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NO TIME TO DIE: A Reaction and a Confessional

I do agree with the consensus that NO TIME TO DIE is a fitting farewell to Daniel Craig as James Bond. Craig is the first Bond actor who gets such a moment as the others in the past simply said they weren’t coming back. Since Craig is the one actor who’s tenure consists of a character arc over multiple films, we get a satisfying conclusion to his Bond story. However I came away feeling mixed about the film because I wonder how does the series go forward?

First I have to say in full transparency I am much more of a fan of the Bond era before Daniel Craig than I am of the Craig era itself. I absolutely love CASINO ROYALE. It’s my second favorite film of the series and I love the reinvigorated feel it brought. I actually have more respect for QUANTUM OF SOLACE than most do, as I feel that works as a fitting epilogue to the formation of Bond as began in CASINO ROYALE. 2012’s SKYFALL however, is where I start to falter on the Craig era. As well constructed as SKYFALL is, I always felt it as a Bond film that felt sort of embarrassed at the films that preceded it. I’m not talking about updates to problematic elements, but rather the fun of a Bond film. It’s so serious and further seeks to explore Bond as an individual. I take no issue with this choice as after 50 years (at the time of SKYFALL’s release) you certainly have the cultural cache to make a significant change. I just came to the realization in 2012 that laying bare the soul of the cinematic 007 did not work for me beyond 2008’s QUANTUM OF SOLACE. It turns out, I don’t find Bond interesting when I know every single detail and personality trait. Then we move to 2015’s SPECTRE which tried to merge the heaviness of its predecessor with a somewhat more old school Bond film feel. However, it leaned closer to the former with a story that expands the Bond world beyond what I felt was interesting. Again, I was open to the choices and upon seeing them, understood how they didn’t quite work for me.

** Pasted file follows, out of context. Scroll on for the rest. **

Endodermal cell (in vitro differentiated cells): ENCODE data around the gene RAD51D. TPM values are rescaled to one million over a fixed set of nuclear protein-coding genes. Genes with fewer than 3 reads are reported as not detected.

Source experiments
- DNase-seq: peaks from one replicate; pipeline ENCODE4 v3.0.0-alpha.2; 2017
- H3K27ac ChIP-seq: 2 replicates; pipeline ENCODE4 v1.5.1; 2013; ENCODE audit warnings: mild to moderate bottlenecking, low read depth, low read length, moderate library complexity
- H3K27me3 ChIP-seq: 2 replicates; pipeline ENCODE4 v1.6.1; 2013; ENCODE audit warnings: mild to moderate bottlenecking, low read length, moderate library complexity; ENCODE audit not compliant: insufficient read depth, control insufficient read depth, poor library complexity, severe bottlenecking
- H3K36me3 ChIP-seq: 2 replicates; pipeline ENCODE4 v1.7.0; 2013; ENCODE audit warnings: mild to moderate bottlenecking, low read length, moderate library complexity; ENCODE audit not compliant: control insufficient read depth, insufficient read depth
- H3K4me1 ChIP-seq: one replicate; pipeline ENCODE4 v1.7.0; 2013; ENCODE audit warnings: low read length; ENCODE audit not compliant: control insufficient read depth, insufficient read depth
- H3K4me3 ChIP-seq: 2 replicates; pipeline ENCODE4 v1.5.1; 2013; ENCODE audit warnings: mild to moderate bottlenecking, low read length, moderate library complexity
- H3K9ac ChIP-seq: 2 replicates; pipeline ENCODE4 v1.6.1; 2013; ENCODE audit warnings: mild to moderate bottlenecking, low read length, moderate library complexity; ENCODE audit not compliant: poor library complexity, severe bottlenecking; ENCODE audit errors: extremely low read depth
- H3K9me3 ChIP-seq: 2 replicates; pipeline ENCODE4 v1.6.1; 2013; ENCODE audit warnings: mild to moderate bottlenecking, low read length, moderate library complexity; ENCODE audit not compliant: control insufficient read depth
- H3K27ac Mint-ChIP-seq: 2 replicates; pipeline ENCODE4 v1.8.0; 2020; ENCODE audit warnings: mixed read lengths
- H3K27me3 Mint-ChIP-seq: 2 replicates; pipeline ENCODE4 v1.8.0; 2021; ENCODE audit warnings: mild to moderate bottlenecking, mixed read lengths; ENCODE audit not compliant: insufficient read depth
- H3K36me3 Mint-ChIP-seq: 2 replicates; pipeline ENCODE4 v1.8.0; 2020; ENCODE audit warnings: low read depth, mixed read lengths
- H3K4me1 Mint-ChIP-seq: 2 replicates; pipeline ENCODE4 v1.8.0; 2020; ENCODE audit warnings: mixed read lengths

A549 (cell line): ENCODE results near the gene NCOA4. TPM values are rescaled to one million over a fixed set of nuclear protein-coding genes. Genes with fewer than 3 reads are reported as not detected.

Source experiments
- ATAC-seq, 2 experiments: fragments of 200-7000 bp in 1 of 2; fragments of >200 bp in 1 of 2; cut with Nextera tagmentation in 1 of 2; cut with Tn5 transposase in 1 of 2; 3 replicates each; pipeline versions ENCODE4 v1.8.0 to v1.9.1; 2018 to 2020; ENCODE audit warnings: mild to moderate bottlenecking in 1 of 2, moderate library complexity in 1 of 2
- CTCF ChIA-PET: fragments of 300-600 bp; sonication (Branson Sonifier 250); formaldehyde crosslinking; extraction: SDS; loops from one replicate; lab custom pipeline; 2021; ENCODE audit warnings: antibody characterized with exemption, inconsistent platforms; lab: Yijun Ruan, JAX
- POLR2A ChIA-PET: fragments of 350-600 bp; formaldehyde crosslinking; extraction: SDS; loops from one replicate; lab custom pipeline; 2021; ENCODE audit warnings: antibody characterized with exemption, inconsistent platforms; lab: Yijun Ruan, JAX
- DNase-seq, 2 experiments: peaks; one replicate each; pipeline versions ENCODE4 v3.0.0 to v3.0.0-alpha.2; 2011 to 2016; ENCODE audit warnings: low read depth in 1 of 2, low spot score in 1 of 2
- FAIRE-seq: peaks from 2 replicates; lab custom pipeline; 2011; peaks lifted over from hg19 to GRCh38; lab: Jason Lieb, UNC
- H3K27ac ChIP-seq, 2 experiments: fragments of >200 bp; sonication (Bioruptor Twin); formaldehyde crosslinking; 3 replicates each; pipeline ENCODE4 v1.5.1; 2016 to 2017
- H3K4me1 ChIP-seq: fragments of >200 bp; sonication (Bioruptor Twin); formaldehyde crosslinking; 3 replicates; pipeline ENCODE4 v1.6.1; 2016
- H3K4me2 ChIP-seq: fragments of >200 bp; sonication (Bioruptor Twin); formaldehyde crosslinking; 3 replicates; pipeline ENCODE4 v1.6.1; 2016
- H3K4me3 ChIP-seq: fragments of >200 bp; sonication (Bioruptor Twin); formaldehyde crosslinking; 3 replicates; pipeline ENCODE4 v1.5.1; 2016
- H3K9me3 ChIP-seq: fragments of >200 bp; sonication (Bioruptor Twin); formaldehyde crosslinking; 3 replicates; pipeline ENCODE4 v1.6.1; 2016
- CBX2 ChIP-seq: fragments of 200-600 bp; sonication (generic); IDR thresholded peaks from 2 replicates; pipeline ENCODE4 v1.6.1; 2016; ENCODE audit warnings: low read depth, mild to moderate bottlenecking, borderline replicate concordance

Photo courtesy of Eon Productions

So now I arrive at NO TIME TO DIE. Was this the film that finally got me to connect with the creative decisions made during the Daniel Craig era? As I said earlier, I come away feeling mixed. There was plenty I enjoyed yet there’s a spectre (pun intended) that looms over it and my feelings on it

First, what did I enjoy about it? There are moments where NO TIME TO DIE bursts with an energy of an old school Bond film. Particularly the pre-title sequence and when the film moves into Cuba. Ana de Armas’ Paloma is one of the highlights of this part of the film. Also the final act is worthy of talk for the emotional component it plays. It is probably the most emotional Bond finale since CASINO ROYALE. One other highlight is Hans Zimmer’s score. It certainly takes to opportunity to provide some great musical callbacks to the past as well a very strong rendition of the main James Bond theme during some of the action sequences. In addition to the score, I found myself appreciating the main theme by Billie Eilish once I heard it in conjunction with the title sequence. Those credits did bring a smile to my face because of the way they began, paying homage to my favorite Bond film. I still find the song, drab outside of the film, but I think it works, especially as you hear its orchestrations in Zimmer’s score.

Photo courtesy of MGM/Everett Collection

So why are my feelings about NO TIME TO DIE mixed? From a story perspective, it seems as if the film is two films merged into one. There isn’t really a push or pull, it actually resolves some plot points from the prior film and rather quickly. Yet I think NO TIME TO DIE uses plot points to draw us to Bond’s emotional arc and honestly once you get past QUANTUM OF SOLACE, I’m not totally sure what Bond’s arc actually is. This is why I said earlier that the character is not as interesting to me when all is revealed. Little moments in prior films I believe have achieve this and have a stronger effect on me as a viewer. For instance, the slight look of rejection on Bond’s face as M excoriates him in GOLDENEYE. Or In the THE SPY WHO LOVED ME when Anya Amasova begins to mention Tracy and Bond ends the conversation. Even in CASINO ROYALE, Bond thinks he has Vesper figured out on the train and then she flips the script on him and while there is a smile on his face the whole time, we see and know that it has cut deep. I find these work better to show the emotionality of the character better than these sweeping stories across multiple films.

There is something about the spirit of the Daniel Craig Bond film’s that walks the line between contemplative dramas and the more typical Bond formula. Yet I am never able to fully connect with them because when the familiar elements show up in them, it feels as if the familiar is being welcomed into a new home and not showing appreciation for the popular parts of what helped the franchise endure for nearly 60 years. The films shouldn’t be ashamed of that. NO TIME TO DIE is a very good sendoff for its actor and this unique era of the franchise. I just wish and hope for the future that the series from this point on feels the love again and be proud of it.

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